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Russia absorbs 90 percent of Cuba's debt to the USSR

Cuban President Fidel Castro and Russian President Vladimir Putin speak December 14, 2000 at the 'Palace of the Revolution' in Havana, Cuba.
Cuban President Fidel Castro and Russian President Vladimir Putin speak December 14, 2000 at the 'Palace of the Revolution' in Havana, Cuba.Photo by Getty Images/Getty Images

Russian president Vladimir Putin strengthened his nation’s ties with Cuba by absorbing 90 percent of its estimated $35 billion debt to the former U.S.S.R. The Russian Federation Council approved the deal on Wednesday, relieving the communist Caribbean island of an American trade embargo which has lasted over 50 years.

Beginning in October, Cuba will make the first of its semi-annual payments to the Russian government. If all goes according to plan, the remaining $3.5 billion will be paid in full in 10 years time. Putin threw Cuba another bone as Russia outlined a deal that would fund joint projects between the two allies, likely strengthening the offshore oil exploration and drilling project which began last year.

The alliance between the Soviets and Cuba dates back to 1959 when Fidel Castro rose to power. The Kremlin helped arm the only communist nation in the region, helping them thwart the Bay of Pigs invasion and nearly wiping out the world as we know it during the Cuban Missile Crisis. When the U.S.S.R. dissolved in 1991, relations between Russia and Cuba became less and less prevalent; but they seem to be picking back up in the recent past.

It remains to be seen how the United States will react with a less-indebted Cuba in the picture, and so close by, at that. Perhaps the current administration will threaten Russia with more sanctions, or maybe this deal affects nothing. Cuba has been officially McDonalds and Coca-Cola free since the U.S. placed sanctions against the island nation in 1961, with little-to-no interaction between the two countries since. Although Americans have not been able to enjoy Cuba’s fine cigars or rum, the embargo hasn’t had as great of an economic impact in the States as it has in Cuba. President Obama and Cuban officials have been unofficially trying to mend ties by playing the telephone game via Uruguayan President Jose Mujica, though it’s far from a promising breakthrough.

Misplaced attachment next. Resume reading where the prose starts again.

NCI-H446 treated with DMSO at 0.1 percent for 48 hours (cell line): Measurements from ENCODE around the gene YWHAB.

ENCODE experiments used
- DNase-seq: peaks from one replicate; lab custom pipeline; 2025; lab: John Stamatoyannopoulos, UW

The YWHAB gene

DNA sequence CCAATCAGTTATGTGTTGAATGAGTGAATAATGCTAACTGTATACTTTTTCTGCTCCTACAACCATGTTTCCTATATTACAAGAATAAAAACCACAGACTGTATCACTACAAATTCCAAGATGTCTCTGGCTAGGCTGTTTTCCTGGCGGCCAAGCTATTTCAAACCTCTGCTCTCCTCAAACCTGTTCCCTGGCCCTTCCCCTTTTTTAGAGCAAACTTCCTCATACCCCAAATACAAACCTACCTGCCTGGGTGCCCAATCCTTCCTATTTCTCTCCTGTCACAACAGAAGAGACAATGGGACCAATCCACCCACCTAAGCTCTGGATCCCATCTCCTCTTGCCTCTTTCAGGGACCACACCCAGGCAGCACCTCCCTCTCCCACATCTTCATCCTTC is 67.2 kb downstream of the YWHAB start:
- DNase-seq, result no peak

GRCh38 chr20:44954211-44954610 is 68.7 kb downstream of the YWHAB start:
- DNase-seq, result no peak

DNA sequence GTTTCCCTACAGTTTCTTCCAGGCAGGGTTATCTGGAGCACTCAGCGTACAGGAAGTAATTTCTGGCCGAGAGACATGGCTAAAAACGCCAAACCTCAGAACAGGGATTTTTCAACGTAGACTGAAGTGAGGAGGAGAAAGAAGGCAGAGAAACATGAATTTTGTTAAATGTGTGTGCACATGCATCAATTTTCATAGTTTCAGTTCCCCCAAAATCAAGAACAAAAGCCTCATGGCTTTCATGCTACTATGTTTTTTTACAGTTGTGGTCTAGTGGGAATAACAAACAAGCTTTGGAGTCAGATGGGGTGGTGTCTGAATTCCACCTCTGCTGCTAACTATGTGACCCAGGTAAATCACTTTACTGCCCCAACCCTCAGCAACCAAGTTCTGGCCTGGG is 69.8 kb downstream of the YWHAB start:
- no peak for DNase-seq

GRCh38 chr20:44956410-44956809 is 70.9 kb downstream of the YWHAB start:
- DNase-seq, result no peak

Putin commences a Latin America tour on Friday with his first stop being Havana. He will meet with Cuban President Castro as well as the ailing former leader, Fidel Castro. If the $31.5 billion bailout weren’t a telltale sign of mending ties between the two nations, a visit to the Castro brothers only helps foreign relations further. Putin will also be visiting with Argentina’s president, Cristina Fernandez, after the World Cup final in Rio de Janeiro on Sunday. Russia is the host for the 2018 World Cup tournament; therefore it is ceremonial for the current host to metaphorically “pass the torch” to competition’s next host.